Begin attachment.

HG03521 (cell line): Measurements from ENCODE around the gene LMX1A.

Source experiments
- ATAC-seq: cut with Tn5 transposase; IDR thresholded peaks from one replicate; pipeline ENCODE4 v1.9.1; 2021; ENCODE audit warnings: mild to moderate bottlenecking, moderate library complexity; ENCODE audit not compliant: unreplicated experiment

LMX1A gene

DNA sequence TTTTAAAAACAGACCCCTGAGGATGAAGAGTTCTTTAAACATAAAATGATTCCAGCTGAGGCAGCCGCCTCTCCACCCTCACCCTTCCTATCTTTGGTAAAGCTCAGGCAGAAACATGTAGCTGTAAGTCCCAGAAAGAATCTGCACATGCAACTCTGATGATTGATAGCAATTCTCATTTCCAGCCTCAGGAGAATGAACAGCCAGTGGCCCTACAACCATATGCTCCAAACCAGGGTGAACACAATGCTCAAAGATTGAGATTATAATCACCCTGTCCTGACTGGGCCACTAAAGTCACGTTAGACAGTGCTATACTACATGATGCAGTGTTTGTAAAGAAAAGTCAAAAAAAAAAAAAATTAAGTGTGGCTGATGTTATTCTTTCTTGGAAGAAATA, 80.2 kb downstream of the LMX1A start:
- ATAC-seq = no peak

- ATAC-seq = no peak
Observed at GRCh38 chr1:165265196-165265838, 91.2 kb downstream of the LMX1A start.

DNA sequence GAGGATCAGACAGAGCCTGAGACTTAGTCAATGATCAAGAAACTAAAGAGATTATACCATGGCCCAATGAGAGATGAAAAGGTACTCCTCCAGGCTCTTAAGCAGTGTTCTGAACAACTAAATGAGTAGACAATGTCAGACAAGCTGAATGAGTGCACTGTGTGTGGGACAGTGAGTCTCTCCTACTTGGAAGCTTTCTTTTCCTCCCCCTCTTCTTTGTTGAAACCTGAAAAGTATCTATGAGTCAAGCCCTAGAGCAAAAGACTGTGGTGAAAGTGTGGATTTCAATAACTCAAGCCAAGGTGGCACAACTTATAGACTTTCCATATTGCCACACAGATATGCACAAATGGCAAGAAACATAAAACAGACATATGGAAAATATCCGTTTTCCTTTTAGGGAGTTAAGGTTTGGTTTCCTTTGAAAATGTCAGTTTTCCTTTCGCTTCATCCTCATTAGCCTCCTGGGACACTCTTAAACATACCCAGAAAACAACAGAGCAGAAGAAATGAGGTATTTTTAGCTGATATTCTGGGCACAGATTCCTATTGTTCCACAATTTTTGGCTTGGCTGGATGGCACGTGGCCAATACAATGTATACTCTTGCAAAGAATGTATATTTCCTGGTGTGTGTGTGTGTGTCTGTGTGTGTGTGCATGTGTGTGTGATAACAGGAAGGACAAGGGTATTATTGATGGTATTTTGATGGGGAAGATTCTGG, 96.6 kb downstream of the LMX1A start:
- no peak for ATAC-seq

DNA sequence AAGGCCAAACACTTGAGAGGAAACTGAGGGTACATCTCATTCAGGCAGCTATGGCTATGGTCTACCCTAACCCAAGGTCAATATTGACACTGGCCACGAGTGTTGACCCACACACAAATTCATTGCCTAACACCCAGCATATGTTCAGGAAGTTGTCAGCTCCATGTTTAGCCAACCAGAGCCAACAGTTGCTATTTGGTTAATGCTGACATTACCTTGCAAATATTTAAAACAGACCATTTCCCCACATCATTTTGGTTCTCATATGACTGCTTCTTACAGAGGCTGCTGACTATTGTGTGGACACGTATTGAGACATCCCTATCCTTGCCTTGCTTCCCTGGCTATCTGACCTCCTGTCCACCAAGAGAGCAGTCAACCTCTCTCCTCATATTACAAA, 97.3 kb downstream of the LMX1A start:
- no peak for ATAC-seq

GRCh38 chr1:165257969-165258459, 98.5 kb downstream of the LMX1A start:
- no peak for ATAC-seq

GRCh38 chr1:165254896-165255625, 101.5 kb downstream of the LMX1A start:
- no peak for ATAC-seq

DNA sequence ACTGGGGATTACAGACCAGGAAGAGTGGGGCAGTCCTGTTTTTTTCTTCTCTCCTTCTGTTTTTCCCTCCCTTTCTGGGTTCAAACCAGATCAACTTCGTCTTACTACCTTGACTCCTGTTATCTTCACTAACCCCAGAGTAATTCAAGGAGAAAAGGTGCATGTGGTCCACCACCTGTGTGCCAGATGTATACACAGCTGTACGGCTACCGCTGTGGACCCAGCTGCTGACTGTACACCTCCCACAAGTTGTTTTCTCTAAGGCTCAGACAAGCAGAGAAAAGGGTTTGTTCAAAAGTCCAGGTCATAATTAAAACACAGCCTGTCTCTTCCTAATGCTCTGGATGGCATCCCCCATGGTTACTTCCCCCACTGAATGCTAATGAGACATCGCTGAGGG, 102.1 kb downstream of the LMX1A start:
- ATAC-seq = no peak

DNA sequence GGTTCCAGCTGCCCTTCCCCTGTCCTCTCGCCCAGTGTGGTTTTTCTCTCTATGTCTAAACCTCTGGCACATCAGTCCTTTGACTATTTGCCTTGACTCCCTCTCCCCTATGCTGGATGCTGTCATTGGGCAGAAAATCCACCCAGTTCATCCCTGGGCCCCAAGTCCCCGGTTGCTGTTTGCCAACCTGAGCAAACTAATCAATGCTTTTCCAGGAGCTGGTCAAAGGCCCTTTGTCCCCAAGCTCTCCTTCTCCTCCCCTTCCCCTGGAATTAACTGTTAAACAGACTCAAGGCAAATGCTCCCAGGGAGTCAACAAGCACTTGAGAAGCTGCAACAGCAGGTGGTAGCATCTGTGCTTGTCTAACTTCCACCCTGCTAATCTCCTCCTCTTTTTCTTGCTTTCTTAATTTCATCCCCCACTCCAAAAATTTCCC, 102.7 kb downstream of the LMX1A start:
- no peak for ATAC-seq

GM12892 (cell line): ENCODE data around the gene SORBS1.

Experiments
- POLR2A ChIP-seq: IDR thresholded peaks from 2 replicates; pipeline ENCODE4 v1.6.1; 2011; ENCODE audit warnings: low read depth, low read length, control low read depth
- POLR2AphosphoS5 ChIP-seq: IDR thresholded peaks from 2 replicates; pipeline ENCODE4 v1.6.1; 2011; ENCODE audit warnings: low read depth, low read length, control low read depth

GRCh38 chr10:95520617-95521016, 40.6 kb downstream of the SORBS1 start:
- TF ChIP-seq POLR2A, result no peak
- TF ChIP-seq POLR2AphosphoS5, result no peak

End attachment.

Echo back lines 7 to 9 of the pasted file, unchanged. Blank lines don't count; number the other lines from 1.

- ATAC-seq = no peak
Observed at GRCh38 chr1:165265196-165265838, 91.2 kb downstream of the LMX1A start.

DNA sequence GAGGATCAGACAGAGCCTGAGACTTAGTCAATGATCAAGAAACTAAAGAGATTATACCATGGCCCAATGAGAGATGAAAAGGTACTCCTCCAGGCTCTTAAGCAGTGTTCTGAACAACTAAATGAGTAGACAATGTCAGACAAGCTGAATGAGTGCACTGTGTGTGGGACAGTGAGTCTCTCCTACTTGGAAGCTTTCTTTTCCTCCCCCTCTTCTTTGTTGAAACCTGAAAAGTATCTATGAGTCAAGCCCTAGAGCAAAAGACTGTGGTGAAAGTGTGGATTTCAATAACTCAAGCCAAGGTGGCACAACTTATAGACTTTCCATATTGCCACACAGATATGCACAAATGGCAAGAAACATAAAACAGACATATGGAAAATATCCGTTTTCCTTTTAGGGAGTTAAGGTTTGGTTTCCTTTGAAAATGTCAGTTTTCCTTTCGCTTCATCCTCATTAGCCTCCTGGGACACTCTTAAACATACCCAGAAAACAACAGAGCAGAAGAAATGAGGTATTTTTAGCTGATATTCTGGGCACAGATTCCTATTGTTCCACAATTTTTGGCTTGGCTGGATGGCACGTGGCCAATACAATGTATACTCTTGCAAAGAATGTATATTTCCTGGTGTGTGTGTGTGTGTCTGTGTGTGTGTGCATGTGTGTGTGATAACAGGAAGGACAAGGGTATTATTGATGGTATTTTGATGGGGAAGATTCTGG, 96.6 kb downstream of the LMX1A start: